Take It To The Bridge
This summer, festivals seem to be springing up everywhere and as a Banbridge girl I was chuffed to see the launch of Take it to the Bridge happening in my own backyard. Banbridge bands B.O.Y. and My Last Addiction were first up, followed by three piece Strait Laces who performed their new single, Where The Wolf Roam, with an assured almightiness onstage.
From across the water, English band and festival virgins Spectrum 7, who are currently having their album remixed by the same producer as The Futureheads, really gave it their all. This was also true for Max Raptor, who played their hook, line, and sinker tune The Great And The Good.
Hot on their heels was the mega A Plastic Rose, just back from their UK tour with Kasper Rosa, who immediately got into full swing with All You Know And Love Will Die, followed by the beautiful I Can See Oceans. Guitarist Ian really gave it his all on the vocals, and front man Gerry, asked the girls the soul-searching question "Do you like me 'cause I'm in a band or for my personality?" Lol. Gerry also revealed that he had written the massive Kids Don't Behave Like This about drummer Dave's mum.
The sun came out when the Panama Kings stepped onstage especially with drummer Ricky (I've never seen a happier percussionist). After it was announced that Argentina lost 4-0 in the World Cup, the band aptly went into Your Children Are Screaming (no, I'm not bitter). The trio played the riff-tastic Mobilise The Kids, To The City and Skeleton Key with Niall Kennedy letting out an almighty ten second scream.
Making a jibe at the following Stone Roses tribute band they made reference to themselves as the Complete Panama Kings before launching into the contagious I Don't Want To Die. Ending their set with One We Are Many, it's clear the Kings have really mastered their onstage swagger as well as their own distinct sound.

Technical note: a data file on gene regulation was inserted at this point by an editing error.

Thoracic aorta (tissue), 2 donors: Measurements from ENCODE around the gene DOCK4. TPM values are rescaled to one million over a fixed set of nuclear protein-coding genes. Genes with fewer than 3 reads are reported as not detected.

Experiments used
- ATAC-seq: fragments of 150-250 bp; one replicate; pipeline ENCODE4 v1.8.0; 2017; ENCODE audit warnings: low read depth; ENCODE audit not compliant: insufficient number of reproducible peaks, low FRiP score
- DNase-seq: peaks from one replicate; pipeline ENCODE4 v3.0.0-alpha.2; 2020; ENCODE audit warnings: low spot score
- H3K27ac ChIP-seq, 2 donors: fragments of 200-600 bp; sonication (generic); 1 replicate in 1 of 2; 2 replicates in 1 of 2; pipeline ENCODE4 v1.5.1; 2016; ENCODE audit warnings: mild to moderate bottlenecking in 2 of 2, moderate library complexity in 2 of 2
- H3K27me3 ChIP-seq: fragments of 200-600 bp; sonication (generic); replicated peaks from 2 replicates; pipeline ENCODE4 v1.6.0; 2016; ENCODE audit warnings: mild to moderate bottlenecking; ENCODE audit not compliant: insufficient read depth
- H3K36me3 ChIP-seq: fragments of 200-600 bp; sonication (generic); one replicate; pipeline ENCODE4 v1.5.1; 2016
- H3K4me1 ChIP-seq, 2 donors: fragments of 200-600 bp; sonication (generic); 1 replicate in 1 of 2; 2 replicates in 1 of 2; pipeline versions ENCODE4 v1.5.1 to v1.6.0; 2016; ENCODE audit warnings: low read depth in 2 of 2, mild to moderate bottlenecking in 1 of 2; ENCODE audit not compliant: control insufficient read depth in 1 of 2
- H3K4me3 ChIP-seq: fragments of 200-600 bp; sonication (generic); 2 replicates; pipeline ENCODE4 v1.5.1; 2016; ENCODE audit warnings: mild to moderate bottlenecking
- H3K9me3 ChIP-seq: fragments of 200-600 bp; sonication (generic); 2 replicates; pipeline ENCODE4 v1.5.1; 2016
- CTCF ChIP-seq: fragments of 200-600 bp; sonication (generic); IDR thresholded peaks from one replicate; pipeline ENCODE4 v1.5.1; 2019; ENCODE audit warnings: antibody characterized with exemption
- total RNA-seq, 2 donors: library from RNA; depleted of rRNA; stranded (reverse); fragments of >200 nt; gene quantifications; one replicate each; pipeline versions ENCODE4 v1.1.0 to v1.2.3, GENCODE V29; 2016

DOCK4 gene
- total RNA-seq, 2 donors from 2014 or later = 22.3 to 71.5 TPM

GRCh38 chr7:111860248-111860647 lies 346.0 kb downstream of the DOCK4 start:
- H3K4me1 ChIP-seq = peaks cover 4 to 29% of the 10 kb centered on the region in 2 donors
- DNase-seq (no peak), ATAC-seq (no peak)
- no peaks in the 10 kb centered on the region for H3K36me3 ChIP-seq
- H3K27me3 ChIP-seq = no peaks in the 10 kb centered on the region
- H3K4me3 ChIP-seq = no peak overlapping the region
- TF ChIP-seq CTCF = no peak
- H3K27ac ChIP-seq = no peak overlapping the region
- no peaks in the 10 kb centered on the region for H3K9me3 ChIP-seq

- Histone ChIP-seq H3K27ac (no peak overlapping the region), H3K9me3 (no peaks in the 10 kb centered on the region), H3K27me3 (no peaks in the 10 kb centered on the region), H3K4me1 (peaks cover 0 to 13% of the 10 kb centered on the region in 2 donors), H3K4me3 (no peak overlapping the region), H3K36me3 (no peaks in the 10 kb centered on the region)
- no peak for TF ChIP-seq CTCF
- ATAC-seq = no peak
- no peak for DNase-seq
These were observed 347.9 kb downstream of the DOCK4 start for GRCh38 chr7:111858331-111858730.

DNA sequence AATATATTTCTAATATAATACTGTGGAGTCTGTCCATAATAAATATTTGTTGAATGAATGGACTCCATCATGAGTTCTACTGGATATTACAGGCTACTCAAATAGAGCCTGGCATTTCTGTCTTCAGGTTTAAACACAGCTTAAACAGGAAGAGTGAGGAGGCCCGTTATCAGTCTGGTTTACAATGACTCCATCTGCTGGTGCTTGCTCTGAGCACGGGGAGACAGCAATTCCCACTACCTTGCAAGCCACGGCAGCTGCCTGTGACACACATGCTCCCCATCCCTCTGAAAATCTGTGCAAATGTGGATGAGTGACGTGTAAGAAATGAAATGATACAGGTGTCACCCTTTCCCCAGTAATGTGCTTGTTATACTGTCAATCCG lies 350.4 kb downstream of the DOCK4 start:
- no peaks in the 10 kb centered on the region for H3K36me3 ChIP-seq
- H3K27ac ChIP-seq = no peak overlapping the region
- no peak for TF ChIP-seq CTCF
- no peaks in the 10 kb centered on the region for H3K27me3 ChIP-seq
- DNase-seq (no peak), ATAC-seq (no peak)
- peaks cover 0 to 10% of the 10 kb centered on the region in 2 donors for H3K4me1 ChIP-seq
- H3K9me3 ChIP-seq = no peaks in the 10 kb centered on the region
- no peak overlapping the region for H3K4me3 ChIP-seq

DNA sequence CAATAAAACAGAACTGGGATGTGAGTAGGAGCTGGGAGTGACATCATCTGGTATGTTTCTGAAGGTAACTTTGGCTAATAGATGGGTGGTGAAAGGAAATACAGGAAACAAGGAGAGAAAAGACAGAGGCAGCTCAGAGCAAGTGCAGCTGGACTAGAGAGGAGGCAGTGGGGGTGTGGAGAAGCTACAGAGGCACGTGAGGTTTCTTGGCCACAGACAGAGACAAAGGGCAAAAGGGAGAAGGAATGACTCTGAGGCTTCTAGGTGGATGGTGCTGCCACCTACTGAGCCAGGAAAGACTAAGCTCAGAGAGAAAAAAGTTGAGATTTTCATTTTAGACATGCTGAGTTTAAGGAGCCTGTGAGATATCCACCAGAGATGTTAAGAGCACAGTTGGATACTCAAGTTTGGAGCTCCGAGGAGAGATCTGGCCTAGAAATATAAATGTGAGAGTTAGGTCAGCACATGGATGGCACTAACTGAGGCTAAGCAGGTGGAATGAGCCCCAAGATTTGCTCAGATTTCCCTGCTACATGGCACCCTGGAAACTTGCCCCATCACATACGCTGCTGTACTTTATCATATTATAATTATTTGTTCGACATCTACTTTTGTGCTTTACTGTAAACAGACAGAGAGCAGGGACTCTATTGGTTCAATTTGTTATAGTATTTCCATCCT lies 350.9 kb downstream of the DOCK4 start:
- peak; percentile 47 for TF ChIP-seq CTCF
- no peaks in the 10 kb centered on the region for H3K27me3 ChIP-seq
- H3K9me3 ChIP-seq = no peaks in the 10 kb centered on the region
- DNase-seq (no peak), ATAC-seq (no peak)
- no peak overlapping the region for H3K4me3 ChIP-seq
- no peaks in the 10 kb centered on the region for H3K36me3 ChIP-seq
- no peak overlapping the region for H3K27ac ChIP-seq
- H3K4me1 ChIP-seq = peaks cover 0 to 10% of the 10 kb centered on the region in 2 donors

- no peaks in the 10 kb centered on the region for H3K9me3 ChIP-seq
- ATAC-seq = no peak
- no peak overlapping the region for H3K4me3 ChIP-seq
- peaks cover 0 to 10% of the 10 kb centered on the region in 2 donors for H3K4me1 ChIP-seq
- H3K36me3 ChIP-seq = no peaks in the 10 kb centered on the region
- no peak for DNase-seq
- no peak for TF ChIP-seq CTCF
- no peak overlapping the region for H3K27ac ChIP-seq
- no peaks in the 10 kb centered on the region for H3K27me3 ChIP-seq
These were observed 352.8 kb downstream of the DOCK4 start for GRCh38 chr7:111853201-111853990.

When And So I Watch You From Afar stepped up to the plate they took the crowd to a new musical level. In true Chris Wee fashion, he stripped off before launching his drums into their first song Clench Fists, Grit Teeth... Go! The other three members soon joined him and truly rocked out onstage, bringing the audience along for the ride. From their self-titled album they perfectly executed, Start A Band, If It Ain't Broke... Break It and the magnificent A Little Solidarity.
Guitarist Tony Wright joked that they hadn't quite managed their onstage banter, though to be fair no great loss was felt as their music really does go beyond words. Next up were tunes D Is For Django and K Is For Killing Spree from The Letters EP, before The Voiceless sent guitarist Rory riffing to his knees. Fans hollered on cue during a resounding play of Set Guitars To Kill and after being M.I.A. from Norn Iron since March, Tony said it was great to be back. What's more, after an invincible ten song set, all I can say is the feeling's mutual lads.
Finally getting the laissez-faire onlookers rushing to the stage, The Futureheads jumped into Chaos, followed by Decent Days And Nights. Giving his support to Take it to the Bridge in its first year, lead singer Barry was saluted with the chanting of We Love Roy Keane. Struck Dumb really saw the Sunderland foursome in their element, before they played Meantime from their first album. Their most recent release Heartbeat Song was the next tune to wow the crowd and Barry dedicated it to the three girls they had met backstage. Doing a great job in getting the audience to interact, guitarist Ross invited the crowd to do the bouncy bounce to the song Skip To The End, before introducing what he could only call the "vampire sex song" - Sun Goes Down.
With sky lanterns floating in the night sky, Barry shared an anecdote of how he had nearly set fire to his own house on Christmas Day with a lantern. The anthems I Can Do That and Beginning Of The Twist were banged out by the men in black, before the musicians divided the spectators into cows on the left and giraffes on the right, to help them to sing along to the intro of Hounds Of Love.
Overall the band worked hard onstage, giving the same electrically charged and crisp anthems live, as you would hear on their albums, plus an added spit to the hand, of quintessential Sunderland charm, for good measure.